According to a study conducted by the Society of Actuaries, paying for long-term care and inflation were the two main concerns of individuals who were nearing retirement or those who had recently retired. The study’s purpose was to identify financial decisions and resource management habits for pre-retirees and retirees. In the survey, pre-retirees were identified as people who had not yet retired but were at least 45 years of age. They were concerned about their ability to pay for health services in the future.
Working And Delaying Retirement
Although retirees and pre-retirees voiced the same concerns, researchers said that there are differences between what people thought they would do after retirement to manage their funds and what they actually did. About 70 percent of pre-retirees reported expecting to work after retiring. More than 45 percent said that they would delay retirement. In contrast, only 30 percent of the retired respondents actually worked after retiring, and only about 10 percent attempted to postpone retiring.
As they did in the previous year’s SOA survey, pre-retirees continued to miscalculate their life expectancy. Most of the respondents in the current survey predicted living until age 85. However, more than 50 percent of respondents reported having one or more family members who lived beyond age 90. The average predicted life expectancy by respondents was about 10 years shorter than their longest-living family member’s lifespan.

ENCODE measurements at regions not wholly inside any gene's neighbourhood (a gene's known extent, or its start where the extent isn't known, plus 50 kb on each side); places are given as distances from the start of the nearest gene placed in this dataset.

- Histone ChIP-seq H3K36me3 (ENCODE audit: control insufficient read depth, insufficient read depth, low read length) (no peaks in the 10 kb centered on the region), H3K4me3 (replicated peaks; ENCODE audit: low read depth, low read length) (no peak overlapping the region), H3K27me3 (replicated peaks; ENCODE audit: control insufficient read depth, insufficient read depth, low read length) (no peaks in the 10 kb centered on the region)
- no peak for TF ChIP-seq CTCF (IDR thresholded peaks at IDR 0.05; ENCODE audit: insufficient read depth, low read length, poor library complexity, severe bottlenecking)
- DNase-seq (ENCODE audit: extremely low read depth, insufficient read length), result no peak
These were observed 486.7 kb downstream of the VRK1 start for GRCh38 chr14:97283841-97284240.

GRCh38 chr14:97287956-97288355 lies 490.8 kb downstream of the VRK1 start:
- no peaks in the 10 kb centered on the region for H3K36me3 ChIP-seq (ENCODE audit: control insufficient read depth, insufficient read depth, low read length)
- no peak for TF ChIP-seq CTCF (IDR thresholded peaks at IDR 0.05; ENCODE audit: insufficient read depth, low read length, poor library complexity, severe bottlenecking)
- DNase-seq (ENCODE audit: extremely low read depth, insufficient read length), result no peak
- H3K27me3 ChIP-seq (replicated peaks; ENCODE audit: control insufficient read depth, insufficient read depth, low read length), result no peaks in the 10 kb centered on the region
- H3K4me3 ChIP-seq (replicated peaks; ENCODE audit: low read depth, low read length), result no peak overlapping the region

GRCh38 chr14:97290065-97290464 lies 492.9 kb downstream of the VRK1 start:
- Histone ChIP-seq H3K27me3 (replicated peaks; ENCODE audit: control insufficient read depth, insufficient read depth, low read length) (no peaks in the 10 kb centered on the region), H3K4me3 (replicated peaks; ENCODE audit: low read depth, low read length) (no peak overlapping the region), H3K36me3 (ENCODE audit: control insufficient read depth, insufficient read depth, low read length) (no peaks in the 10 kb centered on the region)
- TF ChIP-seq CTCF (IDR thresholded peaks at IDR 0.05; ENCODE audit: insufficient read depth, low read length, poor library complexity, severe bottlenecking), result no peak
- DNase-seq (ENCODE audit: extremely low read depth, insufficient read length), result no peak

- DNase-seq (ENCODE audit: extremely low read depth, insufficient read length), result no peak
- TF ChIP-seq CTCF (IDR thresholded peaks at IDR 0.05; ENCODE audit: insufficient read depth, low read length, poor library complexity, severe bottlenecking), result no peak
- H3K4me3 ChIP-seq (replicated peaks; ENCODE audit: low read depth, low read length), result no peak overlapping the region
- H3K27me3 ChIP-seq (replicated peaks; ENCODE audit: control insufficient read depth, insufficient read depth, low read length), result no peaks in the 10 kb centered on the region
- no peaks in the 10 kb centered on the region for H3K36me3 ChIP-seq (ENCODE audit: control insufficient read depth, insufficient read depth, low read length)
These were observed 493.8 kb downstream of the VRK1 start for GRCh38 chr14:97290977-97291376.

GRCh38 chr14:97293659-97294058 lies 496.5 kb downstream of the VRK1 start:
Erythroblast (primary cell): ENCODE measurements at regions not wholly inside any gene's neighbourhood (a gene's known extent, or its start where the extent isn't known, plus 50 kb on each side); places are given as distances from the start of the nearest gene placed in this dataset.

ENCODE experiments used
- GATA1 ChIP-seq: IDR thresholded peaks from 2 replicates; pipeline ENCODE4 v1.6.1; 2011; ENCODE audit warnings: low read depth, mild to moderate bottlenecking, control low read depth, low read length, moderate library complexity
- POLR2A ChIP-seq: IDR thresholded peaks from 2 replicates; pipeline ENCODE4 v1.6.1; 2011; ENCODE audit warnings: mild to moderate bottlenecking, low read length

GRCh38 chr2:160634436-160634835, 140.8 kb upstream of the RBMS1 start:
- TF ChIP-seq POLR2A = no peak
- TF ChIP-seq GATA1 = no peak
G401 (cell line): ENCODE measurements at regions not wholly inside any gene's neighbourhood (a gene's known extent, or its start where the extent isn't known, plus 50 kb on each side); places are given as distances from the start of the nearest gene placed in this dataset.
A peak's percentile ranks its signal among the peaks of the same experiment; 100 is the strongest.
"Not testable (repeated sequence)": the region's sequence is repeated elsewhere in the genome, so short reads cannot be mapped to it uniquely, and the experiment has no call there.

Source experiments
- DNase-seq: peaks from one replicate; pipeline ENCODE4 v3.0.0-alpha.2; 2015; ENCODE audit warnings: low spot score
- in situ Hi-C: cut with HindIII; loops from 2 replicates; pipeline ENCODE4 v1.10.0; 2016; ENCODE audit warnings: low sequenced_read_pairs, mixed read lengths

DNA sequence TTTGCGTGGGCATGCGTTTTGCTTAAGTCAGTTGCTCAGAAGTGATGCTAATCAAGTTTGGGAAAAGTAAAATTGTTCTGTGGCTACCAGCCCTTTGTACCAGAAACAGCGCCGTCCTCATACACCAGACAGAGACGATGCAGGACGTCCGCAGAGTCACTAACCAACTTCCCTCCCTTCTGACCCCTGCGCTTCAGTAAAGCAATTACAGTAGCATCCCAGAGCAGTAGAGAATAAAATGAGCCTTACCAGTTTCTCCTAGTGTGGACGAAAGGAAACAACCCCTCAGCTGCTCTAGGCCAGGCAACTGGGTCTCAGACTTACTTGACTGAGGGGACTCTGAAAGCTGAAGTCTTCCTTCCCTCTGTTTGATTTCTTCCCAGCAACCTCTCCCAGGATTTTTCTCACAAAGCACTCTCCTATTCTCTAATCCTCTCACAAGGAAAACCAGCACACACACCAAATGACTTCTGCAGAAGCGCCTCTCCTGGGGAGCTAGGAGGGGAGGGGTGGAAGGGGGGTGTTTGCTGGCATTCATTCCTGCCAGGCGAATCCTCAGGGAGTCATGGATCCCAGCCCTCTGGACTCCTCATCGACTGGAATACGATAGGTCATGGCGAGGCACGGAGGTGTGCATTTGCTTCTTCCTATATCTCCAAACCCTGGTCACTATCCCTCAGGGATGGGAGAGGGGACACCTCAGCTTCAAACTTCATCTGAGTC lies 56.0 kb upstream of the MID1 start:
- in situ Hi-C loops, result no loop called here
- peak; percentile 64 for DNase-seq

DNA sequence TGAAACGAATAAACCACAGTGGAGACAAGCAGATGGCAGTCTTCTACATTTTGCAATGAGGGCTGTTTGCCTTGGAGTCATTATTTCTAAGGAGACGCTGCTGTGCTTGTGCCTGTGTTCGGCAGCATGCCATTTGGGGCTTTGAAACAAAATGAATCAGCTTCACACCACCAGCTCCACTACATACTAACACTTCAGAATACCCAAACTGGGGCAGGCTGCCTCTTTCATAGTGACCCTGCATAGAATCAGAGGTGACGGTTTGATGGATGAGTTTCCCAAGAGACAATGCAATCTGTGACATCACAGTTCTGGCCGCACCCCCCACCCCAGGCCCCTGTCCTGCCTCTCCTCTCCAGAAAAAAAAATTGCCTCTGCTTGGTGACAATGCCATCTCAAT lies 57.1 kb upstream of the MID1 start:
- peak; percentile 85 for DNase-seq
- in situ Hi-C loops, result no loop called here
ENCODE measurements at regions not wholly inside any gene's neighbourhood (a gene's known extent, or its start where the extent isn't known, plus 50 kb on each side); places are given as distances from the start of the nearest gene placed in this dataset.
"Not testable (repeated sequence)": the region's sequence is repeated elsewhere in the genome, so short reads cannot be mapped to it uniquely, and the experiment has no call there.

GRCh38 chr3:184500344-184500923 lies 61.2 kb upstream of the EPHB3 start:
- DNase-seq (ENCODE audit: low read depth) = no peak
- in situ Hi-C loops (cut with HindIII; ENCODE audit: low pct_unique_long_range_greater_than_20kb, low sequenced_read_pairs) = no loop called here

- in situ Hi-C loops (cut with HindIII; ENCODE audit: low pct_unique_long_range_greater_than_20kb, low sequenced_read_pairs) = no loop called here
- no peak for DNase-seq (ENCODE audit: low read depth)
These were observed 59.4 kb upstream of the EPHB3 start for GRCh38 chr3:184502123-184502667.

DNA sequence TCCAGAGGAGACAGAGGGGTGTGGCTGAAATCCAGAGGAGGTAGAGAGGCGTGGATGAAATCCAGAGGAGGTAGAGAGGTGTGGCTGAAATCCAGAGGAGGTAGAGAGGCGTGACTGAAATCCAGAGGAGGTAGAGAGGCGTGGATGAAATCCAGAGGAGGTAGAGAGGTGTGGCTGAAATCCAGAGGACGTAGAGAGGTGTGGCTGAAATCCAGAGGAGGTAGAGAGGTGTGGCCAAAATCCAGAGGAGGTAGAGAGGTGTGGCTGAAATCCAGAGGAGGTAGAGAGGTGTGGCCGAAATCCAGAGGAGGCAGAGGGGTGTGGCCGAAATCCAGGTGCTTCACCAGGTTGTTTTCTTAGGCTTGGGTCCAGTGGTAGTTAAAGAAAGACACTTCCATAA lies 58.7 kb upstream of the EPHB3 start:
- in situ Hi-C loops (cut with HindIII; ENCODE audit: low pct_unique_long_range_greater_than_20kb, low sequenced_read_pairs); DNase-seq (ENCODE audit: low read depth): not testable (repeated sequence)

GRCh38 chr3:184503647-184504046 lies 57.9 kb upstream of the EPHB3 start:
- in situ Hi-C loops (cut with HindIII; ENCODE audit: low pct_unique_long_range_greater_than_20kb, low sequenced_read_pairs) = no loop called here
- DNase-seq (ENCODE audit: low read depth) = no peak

To counteract the risk of outliving retirement savings, about 30 percent of respondents reported buying a guaranteed life insurance policy. This number included more than 20 percent of the retired participants. Researchers said that this still shows a major problem with most people planning on a short-term basis instead of a long-term basis.
Additional Survey Findings
The most common financial shock that retirees cited was expensive home repairs. About 25 percent required costly dental work, and another 20 percent mentioned prescription prices or out-of-pocket medical costs.
When researchers asked pre-retirees when they plan to retire, more than 15 percent said they plan to retire within the next 10 years, about 20 percent said within 10 to 15 years, and almost 40 percent were undecided.
For pre-retirees, the main form of debt is mortgages. More than 50 percent of pre-retirees are still paying a mortgage, and about the same percentage reported having considerable credit card debt. Another 40 percent of this group mentioned that they have car loans to pay and approximately 30 percent have $30,000 of debt aside from their mortgage balance. In comparison, more than 50 percent of retirees had less than $10,000 of total debt.
Adequately planning for retirement involves setting up savings vehicles and overestimating life expectancy instead of making a low estimate. Life insurance, retirement plans and investments are all important topics to research. To learn more about retirement options and how to build a solid retirement plan, discuss your concerns with an agent.